Immediately after the release of the new intelligence report on unidentified aerial phenomena, the government called for the formation of something akin to a new Project Blue Book effort, either in the form of a much more robust Unidentified Aerial Phenomena Task Force (UAPTF) or a follow-up program. Meanwhile, the mainstream media, no-longer snickering or playing the theme music from X-Files, rushed to publish reaction pieces. “Buckle up. We ultimately could be in for a long and wild ride,” Tim McMillan says to conclude his in-depth analysis on the new UAP Report from the Office of the the Director for National Intelligence.
We didn’t get the Disclosure we might have hoped for last Friday afternoon (June 25, 2021), but what we got is almost just as good. The following article collects and collates media and government reactions from over the weekend.
To the UFO community at large, the long-anticipated report seemed like more government obfuscation, but on closer analysis, there’s really exciting material packed into its awkward syntax and bureaucratic jargon. Those with eyes to see and ears to hear can read between the lines, and they are not disappointed. Former Deputy Assistant Secretary of Defense for Intelligence Christopher Mellon tweeted, “The implications are profound. UFOs, as we have known for a long time, are real, defy conventional explanation, and until more is learned, pose a serious potential threat to U.S. national security.”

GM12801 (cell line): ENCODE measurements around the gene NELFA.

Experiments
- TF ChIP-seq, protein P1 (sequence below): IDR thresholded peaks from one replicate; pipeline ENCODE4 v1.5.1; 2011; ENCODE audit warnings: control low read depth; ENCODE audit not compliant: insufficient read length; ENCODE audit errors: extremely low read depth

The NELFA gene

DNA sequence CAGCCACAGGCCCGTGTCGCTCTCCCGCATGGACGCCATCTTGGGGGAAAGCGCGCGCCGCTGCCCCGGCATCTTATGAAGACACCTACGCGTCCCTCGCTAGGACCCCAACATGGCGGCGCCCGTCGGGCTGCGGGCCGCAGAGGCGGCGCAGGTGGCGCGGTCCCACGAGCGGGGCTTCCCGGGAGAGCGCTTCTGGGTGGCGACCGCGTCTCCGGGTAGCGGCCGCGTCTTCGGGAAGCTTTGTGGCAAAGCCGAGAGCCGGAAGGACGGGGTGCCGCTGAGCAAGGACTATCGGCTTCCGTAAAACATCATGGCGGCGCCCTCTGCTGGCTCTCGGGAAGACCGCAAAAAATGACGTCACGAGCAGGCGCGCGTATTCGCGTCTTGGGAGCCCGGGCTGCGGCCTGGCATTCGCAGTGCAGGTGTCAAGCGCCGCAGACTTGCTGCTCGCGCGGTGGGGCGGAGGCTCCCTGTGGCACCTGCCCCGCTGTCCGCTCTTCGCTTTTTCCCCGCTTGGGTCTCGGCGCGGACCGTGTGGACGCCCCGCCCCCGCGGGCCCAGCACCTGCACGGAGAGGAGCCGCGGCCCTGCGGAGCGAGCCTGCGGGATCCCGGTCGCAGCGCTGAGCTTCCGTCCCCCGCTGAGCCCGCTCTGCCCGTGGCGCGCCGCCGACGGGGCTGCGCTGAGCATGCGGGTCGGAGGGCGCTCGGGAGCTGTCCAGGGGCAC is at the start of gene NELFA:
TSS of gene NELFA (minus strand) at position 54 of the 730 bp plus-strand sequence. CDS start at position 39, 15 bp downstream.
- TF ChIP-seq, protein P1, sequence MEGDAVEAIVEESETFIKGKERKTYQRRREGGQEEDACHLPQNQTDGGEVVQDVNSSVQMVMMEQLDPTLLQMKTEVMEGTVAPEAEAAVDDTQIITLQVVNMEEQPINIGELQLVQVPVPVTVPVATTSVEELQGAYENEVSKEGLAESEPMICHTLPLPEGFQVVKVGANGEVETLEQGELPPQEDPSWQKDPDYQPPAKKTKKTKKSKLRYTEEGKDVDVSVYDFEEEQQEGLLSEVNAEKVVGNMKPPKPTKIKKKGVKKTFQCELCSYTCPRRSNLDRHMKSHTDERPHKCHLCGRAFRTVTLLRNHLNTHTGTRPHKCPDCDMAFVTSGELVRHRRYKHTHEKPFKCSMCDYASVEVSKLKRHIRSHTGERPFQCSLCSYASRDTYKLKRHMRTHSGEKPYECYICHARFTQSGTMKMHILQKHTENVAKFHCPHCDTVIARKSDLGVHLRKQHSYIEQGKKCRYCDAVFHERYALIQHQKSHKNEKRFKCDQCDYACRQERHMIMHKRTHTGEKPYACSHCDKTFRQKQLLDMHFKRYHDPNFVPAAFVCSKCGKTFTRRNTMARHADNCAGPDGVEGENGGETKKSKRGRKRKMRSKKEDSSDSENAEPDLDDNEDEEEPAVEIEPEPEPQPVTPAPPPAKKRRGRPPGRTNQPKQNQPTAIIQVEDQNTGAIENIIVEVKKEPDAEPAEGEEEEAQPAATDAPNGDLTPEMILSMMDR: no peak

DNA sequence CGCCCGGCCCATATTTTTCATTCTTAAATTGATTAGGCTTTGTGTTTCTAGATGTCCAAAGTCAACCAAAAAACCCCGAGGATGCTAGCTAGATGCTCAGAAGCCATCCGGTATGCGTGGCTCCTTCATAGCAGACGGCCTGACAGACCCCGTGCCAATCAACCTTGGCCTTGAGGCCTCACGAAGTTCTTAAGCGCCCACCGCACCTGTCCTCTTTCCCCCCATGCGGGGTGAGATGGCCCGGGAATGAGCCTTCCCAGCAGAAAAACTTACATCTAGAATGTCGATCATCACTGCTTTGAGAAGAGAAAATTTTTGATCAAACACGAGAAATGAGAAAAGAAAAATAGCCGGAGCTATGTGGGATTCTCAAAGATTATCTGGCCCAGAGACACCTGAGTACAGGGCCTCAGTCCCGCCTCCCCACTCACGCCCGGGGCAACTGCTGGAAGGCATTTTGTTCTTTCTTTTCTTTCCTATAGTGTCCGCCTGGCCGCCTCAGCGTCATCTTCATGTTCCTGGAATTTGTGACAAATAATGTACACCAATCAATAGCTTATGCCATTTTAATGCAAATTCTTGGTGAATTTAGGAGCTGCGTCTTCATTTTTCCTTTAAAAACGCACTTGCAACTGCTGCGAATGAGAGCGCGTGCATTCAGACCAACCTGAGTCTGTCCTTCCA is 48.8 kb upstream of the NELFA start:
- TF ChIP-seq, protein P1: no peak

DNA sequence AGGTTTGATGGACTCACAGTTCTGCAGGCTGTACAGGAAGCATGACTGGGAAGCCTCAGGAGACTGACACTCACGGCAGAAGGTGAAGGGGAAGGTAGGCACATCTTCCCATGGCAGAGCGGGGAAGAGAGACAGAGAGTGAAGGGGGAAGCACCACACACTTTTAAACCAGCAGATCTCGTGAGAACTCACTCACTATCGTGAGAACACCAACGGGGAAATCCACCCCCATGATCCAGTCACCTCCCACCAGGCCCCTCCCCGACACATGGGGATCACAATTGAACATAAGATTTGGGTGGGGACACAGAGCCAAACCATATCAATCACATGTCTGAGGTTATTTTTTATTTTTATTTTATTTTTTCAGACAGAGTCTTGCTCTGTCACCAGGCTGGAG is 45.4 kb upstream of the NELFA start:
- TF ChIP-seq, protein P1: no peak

To recapitulate, here’s a few things we learned from the report:
Unless you work in the Intelligence field, a lot of the language contained in the June 25 report titled “Preliminary Assessment: Unidentified Aerial Phenomena” sounds cryptic. For example, what does the Department of Defense mean when they say that some of the craft demonstrated “a degree of signature management” or exhibited radio frequency energy. Tim McMillan’s careful analysis unpacks the whole report and explains why it’s saying a lot more than it sounds like to the uninitiated. I encourage you to read The Debrief‘s full “Detailed analysis of the government’s report on unidentified aerial phenomena” here.
Basically, the UAPTF and ODNI say they’ve at least got some data, no matter how inconclusive, that has led them to be unable to say with a degree of confidence that some UAP incidents don’t involve something truly “otherworldly” or entirely unique to current understandings.The Debrief